Another Music Book by Prof. Cem Behar, the Lecturer in ŞEHİR
"Orada Bir Musıki Var Uzakta...", written by Prof. Cem Behar, the lecturer ŞEHİR Management Department was published.
The book, titled "Orada Bir Musiki Var Uzakta...", written by Prof. Cem Behar, the lecturer in İstanbul Şehir University School of Management and Administrative Sciences, hit the shelves.​​

Prof. Cem Behar has books about Ottoman music such as "Aşk Olmayınca Meşk Olmaz", "Kan Dolaşımı, Ameliyat ve Musıki Makamları", "Şeyhülislam’ın Müziği - 18. Yüzyılda Osmanlı" and "Saklı Mecmua".

In the blurb of "Orada Bir Musıki Var Uzakta..." (A music there, far away) published by Yapı Kredi Publishing, the followings have been stated:

In his book, "Orada Bir Musıki Var Uzakta...", Cem Behar follows the traces of how the new political, social and economic conditions prepared the ground for the formation of a "Ottoman style" music in the imperial capital, Istanbul, by making the archeology of the change in Ottoman / Turkish music in the sixteenth century.
Cem Behar examined the cases such as the listening of music not only by Palace but also by public thanks to the opening of the coffee shops, the opposition between avâm/havass, and the Iranian effect on the performance of music, based on the lyrics magazines and the depiction of a miniature, which is the only visual resource we have, about that period (the second half of the sixteenth century), and he leaves an indelible mark on our music history.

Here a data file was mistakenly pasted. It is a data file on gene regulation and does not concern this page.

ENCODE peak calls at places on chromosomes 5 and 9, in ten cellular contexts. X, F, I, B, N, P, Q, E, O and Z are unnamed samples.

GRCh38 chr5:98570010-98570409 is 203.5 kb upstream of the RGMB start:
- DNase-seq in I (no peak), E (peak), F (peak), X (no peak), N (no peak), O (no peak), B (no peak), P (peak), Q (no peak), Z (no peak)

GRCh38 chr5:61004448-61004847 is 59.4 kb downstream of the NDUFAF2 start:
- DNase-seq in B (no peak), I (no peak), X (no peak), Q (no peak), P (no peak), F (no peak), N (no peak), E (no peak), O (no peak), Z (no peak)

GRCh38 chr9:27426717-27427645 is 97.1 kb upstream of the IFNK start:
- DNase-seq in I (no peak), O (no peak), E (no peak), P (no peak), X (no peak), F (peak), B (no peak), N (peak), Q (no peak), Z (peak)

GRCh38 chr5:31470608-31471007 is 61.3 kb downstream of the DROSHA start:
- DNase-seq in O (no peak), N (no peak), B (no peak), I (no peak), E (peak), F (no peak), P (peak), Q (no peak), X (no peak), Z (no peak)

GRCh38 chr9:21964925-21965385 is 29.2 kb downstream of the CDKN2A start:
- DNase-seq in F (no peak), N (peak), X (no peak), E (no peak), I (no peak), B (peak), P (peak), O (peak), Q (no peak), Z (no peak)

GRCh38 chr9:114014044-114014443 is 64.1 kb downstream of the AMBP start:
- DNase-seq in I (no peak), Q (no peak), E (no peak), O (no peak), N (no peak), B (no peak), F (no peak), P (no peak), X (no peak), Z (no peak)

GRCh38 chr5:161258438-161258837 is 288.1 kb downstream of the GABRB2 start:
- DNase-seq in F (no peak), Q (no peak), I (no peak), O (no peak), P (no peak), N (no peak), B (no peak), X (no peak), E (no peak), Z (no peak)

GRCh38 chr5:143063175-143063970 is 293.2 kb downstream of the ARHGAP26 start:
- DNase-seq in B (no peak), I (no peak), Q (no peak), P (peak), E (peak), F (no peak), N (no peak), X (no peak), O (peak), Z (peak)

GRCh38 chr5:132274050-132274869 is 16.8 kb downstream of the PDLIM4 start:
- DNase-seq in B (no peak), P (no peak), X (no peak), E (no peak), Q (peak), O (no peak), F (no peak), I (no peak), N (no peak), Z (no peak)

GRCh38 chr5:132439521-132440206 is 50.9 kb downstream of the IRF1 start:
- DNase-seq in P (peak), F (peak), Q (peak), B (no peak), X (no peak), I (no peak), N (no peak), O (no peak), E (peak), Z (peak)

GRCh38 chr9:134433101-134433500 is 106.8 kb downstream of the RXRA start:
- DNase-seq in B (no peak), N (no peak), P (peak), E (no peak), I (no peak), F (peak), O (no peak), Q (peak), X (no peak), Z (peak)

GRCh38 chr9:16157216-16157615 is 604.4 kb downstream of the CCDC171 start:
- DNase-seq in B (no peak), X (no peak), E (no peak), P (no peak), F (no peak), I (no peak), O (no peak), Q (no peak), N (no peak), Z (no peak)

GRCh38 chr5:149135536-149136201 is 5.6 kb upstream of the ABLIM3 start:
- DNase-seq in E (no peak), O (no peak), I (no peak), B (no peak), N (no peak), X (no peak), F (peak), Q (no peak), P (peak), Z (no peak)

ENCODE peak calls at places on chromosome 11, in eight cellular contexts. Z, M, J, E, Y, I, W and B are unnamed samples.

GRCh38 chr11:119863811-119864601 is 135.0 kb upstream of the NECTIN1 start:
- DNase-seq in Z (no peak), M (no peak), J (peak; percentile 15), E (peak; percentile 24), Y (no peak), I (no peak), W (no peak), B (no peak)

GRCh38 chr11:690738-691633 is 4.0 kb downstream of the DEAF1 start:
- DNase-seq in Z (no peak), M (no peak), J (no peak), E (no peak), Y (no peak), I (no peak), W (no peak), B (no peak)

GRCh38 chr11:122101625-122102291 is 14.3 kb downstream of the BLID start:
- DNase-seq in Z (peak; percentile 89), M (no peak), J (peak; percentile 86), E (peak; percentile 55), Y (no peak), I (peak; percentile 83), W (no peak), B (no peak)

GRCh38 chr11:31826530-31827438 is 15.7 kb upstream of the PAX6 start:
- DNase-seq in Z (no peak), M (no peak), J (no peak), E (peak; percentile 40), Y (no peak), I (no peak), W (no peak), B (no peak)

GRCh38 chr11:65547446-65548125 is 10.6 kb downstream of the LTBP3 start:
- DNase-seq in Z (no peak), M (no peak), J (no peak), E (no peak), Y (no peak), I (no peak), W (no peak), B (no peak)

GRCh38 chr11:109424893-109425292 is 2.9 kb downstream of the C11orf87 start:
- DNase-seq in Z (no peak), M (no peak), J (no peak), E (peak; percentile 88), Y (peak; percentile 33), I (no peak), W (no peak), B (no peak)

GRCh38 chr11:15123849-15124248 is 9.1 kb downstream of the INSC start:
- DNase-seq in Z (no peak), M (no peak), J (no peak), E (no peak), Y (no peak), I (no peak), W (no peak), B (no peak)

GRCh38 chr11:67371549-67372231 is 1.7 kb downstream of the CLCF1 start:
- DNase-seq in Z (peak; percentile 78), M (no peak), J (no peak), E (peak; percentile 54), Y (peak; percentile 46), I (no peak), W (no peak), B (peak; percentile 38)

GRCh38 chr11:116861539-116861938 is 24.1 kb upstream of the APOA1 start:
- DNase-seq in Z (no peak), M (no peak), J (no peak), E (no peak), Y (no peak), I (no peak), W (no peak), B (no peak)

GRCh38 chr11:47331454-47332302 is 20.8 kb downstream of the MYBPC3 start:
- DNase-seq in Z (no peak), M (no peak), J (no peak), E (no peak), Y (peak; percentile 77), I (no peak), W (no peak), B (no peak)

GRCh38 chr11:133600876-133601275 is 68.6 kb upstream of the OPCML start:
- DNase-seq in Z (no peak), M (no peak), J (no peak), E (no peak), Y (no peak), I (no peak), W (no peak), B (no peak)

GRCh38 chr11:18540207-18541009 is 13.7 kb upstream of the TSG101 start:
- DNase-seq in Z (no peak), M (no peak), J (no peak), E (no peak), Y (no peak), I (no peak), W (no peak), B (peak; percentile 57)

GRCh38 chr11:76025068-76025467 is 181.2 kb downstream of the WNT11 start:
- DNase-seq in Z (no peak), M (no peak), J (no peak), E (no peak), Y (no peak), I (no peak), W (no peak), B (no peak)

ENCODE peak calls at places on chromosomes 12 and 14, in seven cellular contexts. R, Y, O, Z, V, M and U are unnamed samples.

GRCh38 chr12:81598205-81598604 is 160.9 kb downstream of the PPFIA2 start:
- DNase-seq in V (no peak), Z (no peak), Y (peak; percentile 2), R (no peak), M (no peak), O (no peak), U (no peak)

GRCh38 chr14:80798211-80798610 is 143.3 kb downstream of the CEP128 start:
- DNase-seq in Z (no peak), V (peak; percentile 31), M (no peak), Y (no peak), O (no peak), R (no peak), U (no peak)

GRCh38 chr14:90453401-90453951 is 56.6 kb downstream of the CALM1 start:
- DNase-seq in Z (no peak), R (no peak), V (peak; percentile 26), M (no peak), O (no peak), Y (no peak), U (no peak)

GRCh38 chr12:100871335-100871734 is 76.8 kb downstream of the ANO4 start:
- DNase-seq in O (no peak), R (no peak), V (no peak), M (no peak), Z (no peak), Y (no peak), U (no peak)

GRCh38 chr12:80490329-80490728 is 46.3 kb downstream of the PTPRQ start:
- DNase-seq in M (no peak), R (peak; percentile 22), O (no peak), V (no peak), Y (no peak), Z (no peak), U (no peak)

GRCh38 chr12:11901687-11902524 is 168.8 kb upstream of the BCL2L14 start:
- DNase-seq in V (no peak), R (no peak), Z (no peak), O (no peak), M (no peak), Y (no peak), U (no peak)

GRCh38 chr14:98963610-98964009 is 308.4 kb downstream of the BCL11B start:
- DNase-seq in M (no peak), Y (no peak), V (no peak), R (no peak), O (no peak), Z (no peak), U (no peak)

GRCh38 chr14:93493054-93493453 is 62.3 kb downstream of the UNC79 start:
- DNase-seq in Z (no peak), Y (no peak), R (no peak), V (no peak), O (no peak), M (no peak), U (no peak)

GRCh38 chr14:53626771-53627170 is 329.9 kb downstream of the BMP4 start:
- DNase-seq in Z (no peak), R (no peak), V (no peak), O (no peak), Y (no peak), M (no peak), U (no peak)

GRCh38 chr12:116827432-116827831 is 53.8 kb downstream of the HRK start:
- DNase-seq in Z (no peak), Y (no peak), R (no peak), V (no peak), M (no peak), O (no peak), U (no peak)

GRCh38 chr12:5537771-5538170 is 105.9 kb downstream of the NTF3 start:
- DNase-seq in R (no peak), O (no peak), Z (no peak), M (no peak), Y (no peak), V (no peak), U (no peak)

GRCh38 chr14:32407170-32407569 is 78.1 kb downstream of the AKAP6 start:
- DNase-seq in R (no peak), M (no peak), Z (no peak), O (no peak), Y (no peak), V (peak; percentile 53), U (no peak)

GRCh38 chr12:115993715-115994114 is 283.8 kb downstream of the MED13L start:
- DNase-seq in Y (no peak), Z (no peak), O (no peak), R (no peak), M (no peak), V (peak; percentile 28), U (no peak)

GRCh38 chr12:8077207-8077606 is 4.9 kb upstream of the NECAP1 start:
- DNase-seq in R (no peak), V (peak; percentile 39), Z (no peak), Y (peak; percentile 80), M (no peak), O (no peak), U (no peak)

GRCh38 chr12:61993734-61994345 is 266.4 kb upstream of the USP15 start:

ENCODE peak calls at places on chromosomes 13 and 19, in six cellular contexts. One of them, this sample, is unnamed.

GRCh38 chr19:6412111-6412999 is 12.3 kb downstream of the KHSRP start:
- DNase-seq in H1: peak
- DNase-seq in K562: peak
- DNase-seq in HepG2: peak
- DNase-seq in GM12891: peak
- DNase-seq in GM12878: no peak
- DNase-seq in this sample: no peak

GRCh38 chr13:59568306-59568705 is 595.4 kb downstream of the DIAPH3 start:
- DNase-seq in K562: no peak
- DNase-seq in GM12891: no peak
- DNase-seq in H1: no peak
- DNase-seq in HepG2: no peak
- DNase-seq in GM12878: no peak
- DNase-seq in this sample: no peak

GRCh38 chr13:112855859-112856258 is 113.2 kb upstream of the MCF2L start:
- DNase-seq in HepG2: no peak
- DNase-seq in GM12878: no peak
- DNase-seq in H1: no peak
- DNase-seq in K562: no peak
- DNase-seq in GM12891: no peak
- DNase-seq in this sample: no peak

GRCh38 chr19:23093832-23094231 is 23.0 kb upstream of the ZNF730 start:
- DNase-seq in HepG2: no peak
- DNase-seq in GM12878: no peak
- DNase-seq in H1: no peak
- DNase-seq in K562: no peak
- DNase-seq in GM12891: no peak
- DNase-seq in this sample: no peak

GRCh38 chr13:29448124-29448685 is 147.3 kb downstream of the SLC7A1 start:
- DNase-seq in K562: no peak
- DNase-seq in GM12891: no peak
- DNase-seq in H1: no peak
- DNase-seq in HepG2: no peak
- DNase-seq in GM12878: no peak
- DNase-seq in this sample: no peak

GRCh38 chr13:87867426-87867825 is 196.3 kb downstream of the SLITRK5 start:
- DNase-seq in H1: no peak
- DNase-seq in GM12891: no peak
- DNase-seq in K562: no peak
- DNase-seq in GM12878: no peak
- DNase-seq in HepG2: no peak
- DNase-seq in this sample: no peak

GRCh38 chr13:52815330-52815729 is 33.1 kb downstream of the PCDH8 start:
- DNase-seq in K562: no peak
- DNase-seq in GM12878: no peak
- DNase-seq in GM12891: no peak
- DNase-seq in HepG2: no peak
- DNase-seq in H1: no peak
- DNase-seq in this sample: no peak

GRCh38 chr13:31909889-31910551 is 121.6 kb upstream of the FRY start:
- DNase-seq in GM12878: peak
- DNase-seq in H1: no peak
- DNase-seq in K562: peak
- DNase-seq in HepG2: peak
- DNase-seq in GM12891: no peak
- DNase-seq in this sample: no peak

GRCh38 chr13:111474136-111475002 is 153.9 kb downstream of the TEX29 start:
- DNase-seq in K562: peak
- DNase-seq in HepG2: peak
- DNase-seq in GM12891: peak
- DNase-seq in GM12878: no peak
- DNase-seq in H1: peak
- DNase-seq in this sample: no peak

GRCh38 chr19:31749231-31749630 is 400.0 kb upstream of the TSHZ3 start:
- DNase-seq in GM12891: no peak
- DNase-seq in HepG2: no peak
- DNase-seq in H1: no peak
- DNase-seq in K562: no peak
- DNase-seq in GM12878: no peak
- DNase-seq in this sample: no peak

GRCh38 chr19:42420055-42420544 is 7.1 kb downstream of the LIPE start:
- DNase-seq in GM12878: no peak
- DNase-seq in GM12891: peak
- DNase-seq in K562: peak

"​As we know it today, traditional Ottoman / Turkish music begins to form mainly as of the second half of the sixteenth century roughly speaking. Therefore, the second half of the sixteenth century and the beginning of the seventeenth century constitutes an important threshold and a breaking point in our musical tradition. When we look at the Ottoman /Turkish musical tradition, as far as we know and we can detect looking backwards, the established musical forms, the understanding of makam and style technically, the musical instruments and the works in the repertoire we have and their compositors don’t let us to date them before the second half of the sixteenth century."